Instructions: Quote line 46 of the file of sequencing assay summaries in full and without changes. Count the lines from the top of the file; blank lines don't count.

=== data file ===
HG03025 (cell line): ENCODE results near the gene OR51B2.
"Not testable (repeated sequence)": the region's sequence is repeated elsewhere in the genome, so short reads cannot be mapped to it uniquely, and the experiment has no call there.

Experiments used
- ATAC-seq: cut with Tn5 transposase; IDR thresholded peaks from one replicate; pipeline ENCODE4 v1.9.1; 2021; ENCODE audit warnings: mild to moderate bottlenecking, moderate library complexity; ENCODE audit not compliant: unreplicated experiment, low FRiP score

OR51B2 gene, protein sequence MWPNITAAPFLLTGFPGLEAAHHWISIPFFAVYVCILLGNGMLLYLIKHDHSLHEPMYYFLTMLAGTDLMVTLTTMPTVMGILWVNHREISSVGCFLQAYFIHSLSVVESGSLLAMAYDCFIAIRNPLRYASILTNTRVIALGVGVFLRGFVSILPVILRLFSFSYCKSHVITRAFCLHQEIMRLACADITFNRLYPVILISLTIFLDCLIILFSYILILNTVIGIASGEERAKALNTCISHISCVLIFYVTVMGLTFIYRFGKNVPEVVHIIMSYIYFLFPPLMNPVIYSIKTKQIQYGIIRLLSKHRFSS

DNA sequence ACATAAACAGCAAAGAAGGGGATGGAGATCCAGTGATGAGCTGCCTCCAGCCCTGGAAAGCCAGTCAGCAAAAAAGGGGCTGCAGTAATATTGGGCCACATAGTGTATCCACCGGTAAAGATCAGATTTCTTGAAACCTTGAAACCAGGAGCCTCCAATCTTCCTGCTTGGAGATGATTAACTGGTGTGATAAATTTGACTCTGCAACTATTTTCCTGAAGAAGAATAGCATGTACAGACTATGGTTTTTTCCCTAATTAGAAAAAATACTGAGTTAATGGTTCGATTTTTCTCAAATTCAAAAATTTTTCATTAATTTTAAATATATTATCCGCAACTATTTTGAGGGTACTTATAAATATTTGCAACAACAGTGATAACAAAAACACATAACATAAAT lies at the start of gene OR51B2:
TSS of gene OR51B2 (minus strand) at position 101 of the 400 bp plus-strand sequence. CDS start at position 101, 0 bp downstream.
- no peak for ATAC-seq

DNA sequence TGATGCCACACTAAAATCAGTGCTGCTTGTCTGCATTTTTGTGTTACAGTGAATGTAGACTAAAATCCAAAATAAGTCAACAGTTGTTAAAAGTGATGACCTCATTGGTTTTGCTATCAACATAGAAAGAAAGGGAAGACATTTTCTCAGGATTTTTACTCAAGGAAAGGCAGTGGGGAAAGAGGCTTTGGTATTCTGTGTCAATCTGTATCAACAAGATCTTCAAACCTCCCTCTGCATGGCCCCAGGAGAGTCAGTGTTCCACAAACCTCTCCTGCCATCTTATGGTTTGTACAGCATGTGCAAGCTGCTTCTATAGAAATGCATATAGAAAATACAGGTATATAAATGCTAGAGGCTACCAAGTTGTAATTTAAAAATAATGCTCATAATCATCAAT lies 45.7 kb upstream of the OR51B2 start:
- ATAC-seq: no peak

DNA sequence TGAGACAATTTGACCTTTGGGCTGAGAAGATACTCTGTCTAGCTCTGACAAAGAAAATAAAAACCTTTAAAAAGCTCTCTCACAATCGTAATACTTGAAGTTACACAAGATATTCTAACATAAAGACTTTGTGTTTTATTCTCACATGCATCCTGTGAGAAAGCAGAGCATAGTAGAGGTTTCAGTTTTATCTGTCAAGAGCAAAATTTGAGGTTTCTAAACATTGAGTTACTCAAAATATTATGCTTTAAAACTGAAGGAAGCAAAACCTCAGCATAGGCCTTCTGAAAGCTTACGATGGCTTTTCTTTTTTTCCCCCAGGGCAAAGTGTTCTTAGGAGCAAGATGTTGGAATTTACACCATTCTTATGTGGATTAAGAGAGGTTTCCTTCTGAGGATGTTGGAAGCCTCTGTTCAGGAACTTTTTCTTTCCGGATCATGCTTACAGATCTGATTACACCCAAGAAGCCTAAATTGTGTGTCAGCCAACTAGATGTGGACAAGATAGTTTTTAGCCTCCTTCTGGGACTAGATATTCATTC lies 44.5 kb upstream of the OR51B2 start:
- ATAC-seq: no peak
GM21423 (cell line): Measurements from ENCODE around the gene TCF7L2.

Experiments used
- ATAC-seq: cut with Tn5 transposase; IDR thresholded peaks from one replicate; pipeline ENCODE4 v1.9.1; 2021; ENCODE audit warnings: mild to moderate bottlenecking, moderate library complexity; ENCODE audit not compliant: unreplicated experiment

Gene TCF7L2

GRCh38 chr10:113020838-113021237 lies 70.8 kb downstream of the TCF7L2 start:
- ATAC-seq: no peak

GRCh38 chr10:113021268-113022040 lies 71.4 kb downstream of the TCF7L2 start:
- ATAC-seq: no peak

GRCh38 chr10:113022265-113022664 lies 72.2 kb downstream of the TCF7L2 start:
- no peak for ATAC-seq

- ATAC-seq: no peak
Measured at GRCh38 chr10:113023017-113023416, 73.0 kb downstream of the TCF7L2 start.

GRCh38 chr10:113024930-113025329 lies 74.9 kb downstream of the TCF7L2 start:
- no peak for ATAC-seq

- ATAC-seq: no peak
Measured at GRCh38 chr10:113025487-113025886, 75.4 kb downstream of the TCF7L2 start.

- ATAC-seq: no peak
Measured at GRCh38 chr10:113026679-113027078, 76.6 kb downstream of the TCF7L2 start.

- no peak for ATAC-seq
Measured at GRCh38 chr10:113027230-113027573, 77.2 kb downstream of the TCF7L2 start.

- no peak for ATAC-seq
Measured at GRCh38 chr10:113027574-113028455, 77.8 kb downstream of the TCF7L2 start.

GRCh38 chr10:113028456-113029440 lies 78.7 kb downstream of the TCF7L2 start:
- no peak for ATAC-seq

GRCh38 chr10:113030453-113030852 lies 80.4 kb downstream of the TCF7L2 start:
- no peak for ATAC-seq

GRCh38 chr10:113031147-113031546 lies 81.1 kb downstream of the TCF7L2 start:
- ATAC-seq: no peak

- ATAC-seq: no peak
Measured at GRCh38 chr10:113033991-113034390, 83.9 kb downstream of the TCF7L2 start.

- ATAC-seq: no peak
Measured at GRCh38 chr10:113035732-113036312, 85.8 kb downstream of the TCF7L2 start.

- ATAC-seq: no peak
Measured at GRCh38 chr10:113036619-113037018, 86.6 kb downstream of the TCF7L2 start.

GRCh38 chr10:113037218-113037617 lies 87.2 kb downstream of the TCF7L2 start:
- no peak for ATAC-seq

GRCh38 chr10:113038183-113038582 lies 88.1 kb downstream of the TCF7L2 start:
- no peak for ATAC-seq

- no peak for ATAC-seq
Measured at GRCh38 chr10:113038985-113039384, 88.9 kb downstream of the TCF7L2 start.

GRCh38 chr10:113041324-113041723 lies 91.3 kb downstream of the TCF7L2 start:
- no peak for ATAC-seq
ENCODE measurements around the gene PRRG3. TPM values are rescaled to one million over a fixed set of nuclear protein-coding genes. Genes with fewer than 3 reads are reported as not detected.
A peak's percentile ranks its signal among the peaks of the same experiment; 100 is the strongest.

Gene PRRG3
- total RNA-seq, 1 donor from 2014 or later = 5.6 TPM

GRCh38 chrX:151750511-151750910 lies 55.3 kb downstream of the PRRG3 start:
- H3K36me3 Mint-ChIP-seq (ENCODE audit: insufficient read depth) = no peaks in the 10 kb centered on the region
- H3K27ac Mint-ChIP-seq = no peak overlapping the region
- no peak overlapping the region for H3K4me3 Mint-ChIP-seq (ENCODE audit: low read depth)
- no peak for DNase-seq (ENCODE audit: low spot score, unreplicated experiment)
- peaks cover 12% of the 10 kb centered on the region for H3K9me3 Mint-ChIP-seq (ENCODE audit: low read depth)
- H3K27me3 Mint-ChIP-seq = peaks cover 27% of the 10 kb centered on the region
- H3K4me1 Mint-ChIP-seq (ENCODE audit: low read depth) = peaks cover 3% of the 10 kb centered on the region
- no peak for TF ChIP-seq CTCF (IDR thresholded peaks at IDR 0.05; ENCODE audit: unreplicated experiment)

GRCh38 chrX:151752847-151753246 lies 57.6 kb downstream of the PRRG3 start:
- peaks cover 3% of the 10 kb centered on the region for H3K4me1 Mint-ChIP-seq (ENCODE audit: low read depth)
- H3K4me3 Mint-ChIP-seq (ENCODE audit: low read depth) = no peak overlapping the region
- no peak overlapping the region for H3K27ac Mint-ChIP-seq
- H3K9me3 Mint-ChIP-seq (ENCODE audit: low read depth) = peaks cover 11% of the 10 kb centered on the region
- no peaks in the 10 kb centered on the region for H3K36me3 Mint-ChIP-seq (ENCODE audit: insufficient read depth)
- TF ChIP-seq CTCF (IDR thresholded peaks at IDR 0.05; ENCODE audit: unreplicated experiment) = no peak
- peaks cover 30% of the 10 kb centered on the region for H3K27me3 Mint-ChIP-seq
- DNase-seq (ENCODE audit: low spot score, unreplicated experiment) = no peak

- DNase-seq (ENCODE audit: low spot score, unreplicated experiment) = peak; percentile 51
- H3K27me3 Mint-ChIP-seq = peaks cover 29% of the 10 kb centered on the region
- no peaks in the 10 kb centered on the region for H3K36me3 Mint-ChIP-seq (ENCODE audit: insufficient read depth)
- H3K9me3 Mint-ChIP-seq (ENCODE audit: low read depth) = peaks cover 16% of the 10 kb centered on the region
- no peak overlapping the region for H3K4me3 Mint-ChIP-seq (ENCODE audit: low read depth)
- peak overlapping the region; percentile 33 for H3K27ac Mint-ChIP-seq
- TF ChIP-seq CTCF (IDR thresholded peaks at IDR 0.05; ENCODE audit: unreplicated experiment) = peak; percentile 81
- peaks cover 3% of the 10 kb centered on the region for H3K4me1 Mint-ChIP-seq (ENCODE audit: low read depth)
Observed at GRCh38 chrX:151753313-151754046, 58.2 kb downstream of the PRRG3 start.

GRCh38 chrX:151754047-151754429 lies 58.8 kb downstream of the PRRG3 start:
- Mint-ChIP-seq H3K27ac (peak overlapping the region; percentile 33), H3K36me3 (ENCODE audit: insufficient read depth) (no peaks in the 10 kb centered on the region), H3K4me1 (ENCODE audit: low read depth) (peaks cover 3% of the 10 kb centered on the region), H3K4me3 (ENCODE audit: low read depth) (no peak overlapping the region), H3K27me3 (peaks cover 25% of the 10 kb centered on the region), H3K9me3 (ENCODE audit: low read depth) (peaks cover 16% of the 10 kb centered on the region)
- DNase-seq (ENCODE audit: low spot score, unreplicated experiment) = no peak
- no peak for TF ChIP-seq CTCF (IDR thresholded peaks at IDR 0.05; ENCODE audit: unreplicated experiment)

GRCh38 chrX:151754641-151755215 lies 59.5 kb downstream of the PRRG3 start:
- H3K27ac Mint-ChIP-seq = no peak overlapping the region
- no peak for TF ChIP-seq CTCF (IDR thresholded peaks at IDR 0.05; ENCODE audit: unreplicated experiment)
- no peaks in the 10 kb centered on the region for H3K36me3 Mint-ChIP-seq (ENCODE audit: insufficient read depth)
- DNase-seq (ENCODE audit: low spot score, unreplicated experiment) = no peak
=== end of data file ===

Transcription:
Measured at GRCh38 chr10:113036619-113037018, 86.6 kb downstream of the TCF7L2 start.